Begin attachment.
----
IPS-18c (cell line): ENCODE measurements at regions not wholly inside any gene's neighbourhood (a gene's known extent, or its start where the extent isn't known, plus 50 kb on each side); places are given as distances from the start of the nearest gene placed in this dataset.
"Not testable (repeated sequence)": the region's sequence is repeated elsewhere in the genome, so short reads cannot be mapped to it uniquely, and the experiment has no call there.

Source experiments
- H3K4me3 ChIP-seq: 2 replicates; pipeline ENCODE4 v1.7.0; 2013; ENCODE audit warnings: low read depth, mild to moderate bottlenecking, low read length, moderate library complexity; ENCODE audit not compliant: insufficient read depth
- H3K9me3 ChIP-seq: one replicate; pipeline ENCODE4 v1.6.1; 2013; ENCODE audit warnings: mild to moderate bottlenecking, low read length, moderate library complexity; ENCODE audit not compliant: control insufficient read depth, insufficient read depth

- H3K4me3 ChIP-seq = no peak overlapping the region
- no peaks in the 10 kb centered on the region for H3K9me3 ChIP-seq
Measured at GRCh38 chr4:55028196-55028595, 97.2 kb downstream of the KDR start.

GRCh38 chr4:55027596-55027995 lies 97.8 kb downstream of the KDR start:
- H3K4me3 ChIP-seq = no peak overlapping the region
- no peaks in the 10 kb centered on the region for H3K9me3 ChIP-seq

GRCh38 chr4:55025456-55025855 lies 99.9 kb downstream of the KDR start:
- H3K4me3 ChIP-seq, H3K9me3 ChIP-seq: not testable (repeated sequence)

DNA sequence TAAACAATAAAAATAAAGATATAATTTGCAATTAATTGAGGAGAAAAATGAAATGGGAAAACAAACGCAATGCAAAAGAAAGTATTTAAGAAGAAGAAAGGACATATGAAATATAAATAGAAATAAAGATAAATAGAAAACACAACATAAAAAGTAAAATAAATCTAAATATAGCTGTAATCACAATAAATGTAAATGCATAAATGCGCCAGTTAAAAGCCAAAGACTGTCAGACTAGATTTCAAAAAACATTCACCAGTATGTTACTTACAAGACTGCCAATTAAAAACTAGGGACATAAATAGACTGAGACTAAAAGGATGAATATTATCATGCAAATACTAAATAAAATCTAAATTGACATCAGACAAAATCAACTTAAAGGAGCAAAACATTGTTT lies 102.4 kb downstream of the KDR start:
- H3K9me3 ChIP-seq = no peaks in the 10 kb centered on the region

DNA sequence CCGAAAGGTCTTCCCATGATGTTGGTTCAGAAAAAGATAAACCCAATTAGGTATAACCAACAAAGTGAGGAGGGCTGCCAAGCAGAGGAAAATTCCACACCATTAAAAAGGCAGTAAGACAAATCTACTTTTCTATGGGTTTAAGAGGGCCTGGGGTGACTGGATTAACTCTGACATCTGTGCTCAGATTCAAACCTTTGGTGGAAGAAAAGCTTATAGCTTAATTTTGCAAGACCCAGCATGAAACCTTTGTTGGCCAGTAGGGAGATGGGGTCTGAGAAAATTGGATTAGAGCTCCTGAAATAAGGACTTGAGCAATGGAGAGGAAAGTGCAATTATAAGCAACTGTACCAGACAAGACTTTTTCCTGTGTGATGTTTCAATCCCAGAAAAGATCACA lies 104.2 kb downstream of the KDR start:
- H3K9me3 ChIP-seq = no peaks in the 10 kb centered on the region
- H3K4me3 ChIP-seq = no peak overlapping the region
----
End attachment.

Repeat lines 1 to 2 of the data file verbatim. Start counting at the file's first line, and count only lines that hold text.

IPS-18c (cell line): ENCODE measurements at regions not wholly inside any gene's neighbourhood (a gene's known extent, or its start where the extent isn't known, plus 50 kb on each side); places are given as distances from the start of the nearest gene placed in this dataset.
"Not testable (repeated sequence)": the region's sequence is repeated elsewhere in the genome, so short reads cannot be mapped to it uniquely, and the experiment has no call there.